Editorial – Tree of Life

Editorial Board

It is surprising to see how many news networks are so quick to move on from the mass shooting at the Tree of Life Synagogue in Pittsburgh that occurred just a week and a half ago. To many, the Pittsburgh tragedy has become “just another one” in a litany of mass shootings in the last several years. Many are no longer surprised. But is the blasé attitude really so shocking?

According to the Gun Violence Archive, as of November 8th, there have been 307 mass shootings in the United States in 2018. For seniors, our high school careers began a few months after the Charleston Church Massacre in June 2015 when a white supremacist murdered nine African-Americans. In December of 2015, fourteen people were killed in the San Bernardino shooting. In 2016, forty-nine people were gunned down at Pulse, a gay nightclub in Orlando. In 2017, fifty-eight people died at the Harvest Musical Festival in Las Vegas, the deadliest mass shooting in our nation’s history. The frequency and magnitude of shootings in the United States far surprasses any other country and continues to increase every year. From 1983 to 2013 there were 119 mass shootings around the world, and the United States accounted for 78 of them. Last year, there were roughly six mass shootings per week in the United States.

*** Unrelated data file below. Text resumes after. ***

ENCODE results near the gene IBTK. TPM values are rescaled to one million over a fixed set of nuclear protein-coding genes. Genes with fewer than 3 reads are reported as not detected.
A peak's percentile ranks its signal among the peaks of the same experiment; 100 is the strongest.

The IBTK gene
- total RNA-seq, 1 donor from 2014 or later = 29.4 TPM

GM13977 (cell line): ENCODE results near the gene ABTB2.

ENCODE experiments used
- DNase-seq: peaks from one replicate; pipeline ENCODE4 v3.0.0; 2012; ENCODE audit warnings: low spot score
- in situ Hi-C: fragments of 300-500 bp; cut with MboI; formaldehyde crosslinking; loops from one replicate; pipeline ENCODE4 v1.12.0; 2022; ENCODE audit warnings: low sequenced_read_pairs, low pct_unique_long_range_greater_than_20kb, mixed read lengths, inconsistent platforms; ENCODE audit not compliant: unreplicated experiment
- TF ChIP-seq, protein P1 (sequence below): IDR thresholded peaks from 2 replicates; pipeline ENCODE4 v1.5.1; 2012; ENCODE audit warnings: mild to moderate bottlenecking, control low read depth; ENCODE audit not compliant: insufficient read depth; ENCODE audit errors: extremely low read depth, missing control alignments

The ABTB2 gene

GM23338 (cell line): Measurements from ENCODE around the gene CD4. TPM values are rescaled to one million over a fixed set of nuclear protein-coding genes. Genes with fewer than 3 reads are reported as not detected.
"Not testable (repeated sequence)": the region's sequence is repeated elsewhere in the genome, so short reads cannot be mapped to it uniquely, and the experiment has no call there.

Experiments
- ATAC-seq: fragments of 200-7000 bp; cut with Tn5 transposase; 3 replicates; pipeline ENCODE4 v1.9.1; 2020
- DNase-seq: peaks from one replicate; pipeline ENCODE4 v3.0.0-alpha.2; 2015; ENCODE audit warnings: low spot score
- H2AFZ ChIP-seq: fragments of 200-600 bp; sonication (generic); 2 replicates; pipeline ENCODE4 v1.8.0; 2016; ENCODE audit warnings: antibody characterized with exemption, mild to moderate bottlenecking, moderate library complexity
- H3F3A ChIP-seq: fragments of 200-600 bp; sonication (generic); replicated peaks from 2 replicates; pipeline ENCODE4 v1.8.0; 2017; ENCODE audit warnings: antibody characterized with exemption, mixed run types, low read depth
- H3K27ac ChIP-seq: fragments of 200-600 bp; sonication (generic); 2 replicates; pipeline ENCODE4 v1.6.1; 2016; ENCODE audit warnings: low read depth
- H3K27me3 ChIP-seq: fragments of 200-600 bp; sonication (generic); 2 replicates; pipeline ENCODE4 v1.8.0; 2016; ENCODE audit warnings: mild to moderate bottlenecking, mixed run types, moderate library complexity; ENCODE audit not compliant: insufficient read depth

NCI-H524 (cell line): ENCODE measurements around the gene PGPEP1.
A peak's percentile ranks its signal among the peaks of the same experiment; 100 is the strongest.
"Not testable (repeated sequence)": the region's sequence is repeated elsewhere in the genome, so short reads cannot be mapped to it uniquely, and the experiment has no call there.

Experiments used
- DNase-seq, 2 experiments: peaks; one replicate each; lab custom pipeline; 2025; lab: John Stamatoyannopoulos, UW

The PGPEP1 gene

Places of learning and spiritual peace have been marred by violence and death. The most sacred spaces have been used as outlets of rage, hatred, and discrimination too many times. No one is exempt from the threat of mass shootings.

This past Wednesday, thirteen people were killed at a country music dance hall in Thousand Oaks, California. Many of us on the board came to school yesterday expecting to have conversations about the shooting and were disheartened to find that the school carried on like usual. Let’s not allow these horrific acts to become normalized. Let them not fade away among countless other headlines, stories, and distractions permeating and plaguing our nation. Let the past serve as a constant reminder of why we must fight the encroaching belief that this is normal.

First they came for the Communists

And I did not speak out

Because I was not a Communist

Then they came for the Socialists

And I did not speak out

Because I was not a Socialist

Then they came for the trade unionists

And I did not speak out

Because I was not a trade unionist

Then they came for the Jews

And I did not speak out

Because I was not a Jew

Then they came for me

And there was no one left

To speak out for me

-Martin Niemöller (1892-1984) in the US Holocaust Memorial Museum